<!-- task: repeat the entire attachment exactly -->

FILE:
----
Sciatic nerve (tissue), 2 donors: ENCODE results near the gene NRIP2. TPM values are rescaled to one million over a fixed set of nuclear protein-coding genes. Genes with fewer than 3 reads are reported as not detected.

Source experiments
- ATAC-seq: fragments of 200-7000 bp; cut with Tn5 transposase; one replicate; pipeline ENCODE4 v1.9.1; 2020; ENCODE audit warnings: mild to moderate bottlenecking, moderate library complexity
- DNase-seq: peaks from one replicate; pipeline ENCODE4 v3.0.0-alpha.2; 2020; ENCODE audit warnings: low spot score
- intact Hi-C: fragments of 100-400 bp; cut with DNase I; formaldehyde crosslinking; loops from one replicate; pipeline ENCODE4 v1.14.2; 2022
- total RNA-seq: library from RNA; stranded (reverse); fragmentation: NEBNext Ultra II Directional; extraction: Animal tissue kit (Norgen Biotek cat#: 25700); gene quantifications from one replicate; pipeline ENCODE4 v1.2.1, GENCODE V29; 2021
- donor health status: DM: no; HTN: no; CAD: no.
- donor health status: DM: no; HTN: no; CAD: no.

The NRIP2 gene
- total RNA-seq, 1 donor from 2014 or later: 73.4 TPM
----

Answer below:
Sciatic nerve (tissue), 2 donors: ENCODE results near the gene NRIP2. TPM values are rescaled to one million over a fixed set of nuclear protein-coding genes. Genes with fewer than 3 reads are reported as not detected.

Source experiments
- ATAC-seq: fragments of 200-7000 bp; cut with Tn5 transposase; one replicate; pipeline ENCODE4 v1.9.1; 2020; ENCODE audit warnings: mild to moderate bottlenecking, moderate library complexity
- DNase-seq: peaks from one replicate; pipeline ENCODE4 v3.0.0-alpha.2; 2020; ENCODE audit warnings: low spot score
- intact Hi-C: fragments of 100-400 bp; cut with DNase I; formaldehyde crosslinking; loops from one replicate; pipeline ENCODE4 v1.14.2; 2022
- total RNA-seq: library from RNA; stranded (reverse); fragmentation: NEBNext Ultra II Directional; extraction: Animal tissue kit (Norgen Biotek cat#: 25700); gene quantifications from one replicate; pipeline ENCODE4 v1.2.1, GENCODE V29; 2021
- donor health status: DM: no; HTN: no; CAD: no.
- donor health status: DM: no; HTN: no; CAD: no.

The NRIP2 gene
- total RNA-seq, 1 donor from 2014 or later: 73.4 TPM